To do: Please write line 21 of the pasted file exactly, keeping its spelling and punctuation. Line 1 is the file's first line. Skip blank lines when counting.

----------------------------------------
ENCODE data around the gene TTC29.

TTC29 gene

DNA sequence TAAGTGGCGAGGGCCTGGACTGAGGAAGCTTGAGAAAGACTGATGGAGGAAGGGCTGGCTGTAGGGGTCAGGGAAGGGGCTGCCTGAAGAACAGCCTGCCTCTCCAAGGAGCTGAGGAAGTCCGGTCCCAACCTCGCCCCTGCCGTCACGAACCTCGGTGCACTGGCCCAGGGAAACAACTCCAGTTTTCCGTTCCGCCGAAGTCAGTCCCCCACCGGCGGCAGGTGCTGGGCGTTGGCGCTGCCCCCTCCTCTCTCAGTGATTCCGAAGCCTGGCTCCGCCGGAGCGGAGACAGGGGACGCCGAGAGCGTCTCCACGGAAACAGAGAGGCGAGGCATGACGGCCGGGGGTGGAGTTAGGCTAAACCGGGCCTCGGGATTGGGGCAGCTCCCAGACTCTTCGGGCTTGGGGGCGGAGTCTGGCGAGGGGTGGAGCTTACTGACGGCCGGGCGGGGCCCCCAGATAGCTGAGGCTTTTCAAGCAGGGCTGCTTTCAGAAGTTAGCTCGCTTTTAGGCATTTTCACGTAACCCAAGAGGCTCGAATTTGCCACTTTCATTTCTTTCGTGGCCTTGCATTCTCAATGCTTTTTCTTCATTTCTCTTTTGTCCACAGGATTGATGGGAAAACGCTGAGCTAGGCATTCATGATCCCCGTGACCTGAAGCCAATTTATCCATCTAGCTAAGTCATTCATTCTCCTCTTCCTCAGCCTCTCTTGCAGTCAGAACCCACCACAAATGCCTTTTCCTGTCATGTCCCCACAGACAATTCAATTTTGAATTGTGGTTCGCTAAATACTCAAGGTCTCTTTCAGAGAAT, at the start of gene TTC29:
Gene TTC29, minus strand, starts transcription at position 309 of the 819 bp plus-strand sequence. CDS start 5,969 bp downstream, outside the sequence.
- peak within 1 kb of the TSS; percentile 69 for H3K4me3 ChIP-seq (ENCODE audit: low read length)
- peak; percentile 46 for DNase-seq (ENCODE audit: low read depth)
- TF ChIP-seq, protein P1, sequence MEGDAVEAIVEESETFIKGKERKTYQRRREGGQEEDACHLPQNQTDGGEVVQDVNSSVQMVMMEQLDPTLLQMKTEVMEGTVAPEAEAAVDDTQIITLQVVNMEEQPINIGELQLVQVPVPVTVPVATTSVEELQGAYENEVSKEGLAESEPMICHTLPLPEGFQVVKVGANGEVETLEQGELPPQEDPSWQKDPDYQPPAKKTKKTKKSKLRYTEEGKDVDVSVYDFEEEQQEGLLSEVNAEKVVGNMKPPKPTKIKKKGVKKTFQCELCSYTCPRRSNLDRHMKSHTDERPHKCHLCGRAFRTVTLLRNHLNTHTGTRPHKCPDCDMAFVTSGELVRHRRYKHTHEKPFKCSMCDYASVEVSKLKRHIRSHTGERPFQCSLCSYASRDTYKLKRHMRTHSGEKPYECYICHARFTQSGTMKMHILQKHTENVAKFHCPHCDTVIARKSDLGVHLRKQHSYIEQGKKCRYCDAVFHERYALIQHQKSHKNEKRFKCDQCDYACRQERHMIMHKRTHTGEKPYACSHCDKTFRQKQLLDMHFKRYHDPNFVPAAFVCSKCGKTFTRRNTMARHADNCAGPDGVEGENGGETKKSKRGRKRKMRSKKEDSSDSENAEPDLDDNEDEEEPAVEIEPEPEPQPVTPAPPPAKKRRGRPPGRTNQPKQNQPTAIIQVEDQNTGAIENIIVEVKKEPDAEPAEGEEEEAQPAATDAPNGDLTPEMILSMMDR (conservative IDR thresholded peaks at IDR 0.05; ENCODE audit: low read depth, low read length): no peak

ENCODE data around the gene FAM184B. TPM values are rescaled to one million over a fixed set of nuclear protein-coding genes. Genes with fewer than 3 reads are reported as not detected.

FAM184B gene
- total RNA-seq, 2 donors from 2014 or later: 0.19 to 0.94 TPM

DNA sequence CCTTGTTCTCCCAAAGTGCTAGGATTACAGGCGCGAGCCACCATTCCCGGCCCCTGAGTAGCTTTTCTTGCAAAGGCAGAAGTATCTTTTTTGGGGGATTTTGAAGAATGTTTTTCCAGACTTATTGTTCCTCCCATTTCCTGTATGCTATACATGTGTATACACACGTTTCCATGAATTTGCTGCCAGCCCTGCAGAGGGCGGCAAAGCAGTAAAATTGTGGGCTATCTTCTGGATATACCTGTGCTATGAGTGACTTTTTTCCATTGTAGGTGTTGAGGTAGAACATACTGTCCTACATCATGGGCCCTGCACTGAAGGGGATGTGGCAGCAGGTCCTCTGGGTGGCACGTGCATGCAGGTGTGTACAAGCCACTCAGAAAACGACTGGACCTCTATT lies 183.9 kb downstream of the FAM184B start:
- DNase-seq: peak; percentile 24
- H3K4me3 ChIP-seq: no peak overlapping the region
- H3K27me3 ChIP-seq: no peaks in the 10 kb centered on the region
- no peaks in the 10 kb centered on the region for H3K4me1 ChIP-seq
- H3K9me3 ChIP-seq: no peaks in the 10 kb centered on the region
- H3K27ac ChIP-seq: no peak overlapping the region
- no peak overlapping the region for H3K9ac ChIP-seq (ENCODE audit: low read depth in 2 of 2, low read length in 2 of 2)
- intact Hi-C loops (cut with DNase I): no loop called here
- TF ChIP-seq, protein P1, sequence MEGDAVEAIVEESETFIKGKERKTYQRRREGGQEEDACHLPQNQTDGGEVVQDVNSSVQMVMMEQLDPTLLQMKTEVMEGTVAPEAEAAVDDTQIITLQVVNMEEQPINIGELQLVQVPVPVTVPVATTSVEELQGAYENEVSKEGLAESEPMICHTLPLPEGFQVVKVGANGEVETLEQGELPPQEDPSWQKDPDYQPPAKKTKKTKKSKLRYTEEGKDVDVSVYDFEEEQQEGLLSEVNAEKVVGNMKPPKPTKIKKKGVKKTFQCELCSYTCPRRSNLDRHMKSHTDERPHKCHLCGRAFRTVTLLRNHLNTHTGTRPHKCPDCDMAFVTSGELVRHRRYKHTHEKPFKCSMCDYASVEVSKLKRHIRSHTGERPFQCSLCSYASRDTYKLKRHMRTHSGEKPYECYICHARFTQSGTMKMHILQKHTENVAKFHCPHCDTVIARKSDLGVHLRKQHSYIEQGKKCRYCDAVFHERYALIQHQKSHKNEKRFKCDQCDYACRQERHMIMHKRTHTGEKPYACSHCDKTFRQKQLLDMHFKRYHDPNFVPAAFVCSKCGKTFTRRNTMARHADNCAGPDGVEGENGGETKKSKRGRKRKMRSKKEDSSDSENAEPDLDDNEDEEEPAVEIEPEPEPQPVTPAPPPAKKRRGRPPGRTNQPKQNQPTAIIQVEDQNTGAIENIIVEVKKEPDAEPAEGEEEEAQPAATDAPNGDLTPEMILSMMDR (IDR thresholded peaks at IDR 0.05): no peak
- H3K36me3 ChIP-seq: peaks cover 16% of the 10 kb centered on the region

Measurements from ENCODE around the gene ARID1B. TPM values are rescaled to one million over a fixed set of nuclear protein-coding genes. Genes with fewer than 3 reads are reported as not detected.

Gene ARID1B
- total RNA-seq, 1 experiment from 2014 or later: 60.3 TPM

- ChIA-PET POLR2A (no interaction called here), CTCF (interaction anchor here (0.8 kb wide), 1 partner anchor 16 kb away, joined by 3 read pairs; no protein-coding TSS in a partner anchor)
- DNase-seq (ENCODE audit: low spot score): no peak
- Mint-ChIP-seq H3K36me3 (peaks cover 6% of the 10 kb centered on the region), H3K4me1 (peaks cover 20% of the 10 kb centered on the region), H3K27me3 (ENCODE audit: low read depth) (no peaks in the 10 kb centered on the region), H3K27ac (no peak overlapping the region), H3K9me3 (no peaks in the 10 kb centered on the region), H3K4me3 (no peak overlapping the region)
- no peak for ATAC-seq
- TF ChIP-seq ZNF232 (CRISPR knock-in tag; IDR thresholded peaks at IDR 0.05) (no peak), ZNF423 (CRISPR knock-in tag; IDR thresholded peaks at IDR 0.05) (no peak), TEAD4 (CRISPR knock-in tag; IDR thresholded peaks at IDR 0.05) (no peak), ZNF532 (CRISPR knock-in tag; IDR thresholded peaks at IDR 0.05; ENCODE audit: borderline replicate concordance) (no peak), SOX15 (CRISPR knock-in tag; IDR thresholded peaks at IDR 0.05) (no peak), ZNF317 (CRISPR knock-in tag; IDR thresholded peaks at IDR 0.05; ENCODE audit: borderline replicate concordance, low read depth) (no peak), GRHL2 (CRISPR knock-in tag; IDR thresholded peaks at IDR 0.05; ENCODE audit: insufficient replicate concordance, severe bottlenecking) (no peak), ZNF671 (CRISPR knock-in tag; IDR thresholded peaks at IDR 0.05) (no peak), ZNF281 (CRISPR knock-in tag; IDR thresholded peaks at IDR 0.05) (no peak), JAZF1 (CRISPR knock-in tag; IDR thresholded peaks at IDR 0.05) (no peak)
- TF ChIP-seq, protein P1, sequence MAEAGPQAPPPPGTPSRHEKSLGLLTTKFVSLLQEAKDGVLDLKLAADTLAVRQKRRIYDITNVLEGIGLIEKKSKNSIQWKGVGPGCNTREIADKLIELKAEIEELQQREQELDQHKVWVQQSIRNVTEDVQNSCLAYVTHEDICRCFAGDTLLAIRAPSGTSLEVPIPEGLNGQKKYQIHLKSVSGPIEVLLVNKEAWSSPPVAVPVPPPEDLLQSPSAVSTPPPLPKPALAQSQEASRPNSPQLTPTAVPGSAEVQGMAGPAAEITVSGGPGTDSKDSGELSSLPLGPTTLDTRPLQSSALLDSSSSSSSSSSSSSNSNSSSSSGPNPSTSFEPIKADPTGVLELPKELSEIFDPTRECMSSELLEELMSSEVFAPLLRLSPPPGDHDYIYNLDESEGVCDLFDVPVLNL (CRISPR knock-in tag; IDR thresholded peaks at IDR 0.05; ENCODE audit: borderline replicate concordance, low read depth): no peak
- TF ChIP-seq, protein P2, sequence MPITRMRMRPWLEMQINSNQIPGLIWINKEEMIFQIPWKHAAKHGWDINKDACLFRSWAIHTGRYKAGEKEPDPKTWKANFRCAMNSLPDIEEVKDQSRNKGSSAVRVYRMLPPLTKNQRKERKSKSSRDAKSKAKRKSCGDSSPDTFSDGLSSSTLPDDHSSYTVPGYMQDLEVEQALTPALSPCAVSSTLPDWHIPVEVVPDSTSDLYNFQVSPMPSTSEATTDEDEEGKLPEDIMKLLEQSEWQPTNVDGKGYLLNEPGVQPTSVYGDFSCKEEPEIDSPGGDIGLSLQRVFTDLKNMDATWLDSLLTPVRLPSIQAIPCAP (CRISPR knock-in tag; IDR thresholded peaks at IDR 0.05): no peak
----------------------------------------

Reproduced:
- H3K36me3 ChIP-seq: peaks cover 16% of the 10 kb centered on the region